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12 December 2013 1:00 pm ,
Vol. 342 ,
The iconic 125-year-old Lick Observatory on Mount Hamilton near San Jose, California, is facing the threat of closure...
Recent results from the Curiosity Mars rover have helped scientists formulate a plan for the next phase of its mission...
A new, remarkably powerful drug that cripples the hepatitis C virus (HCV) came to market last week, but it sells for $...
In pretoothbrush populations, gumlines would often be marred by a thick, visible crust of calcium phosphate, food...
Evolutionary biologists have long studied how the Mexican tetra, a drab fish that lives in rivers and creeks but has...
Victorian astronomers spent countless hours laboriously charting the positions of stars in the sky. Such sky mapping,...
In an ambitious project to study 1000 years of sickness and health, researchers are excavating the graveyard of the now...
Stefan Behnisch has won awards for designing science labs and other buildings that are smart, sustainable, and...
- 12 December 2013 1:00 pm , Vol. 342 , #6164
- About Us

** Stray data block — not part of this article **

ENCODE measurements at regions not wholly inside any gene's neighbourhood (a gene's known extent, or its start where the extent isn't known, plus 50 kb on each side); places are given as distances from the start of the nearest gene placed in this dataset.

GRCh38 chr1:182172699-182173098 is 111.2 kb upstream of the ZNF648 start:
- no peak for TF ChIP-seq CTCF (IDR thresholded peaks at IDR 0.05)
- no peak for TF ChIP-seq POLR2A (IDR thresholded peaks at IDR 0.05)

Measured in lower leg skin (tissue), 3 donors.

Manslaughter Charge for Italian Earthquake Scientists?
7 June 2010 1:36 pm
The Italian media reported last week that local prosecutors in L'Aquila, which was struck last year by an earthquake that killed more than 300 people, are considering charges, including manslaughter, against researchers and officials of National Geophysics and Vulcanology Institute (INGV) for dismissing predictions before the catastrophe that a major tremor would soon occur:
"Those involved were highly qualified individuals who should have provided the public with different answers," said L'Aquila's chief prosecutor, Alfredo Rossini. "It was not the case that we received no warning, because there had already been tremors. However, the advice given was that there was no need for people to leave their homes".
Rossini said his office had opened the probe following numerous complaints from members of the public, who had not left their homes that night when the first tremors struck on the basis of that advice. "People died and we could not just ignore this line of investigation," he said. "The preliminary inquiries in this very important probe have now finished, and we hope this next phase meets people's expectations".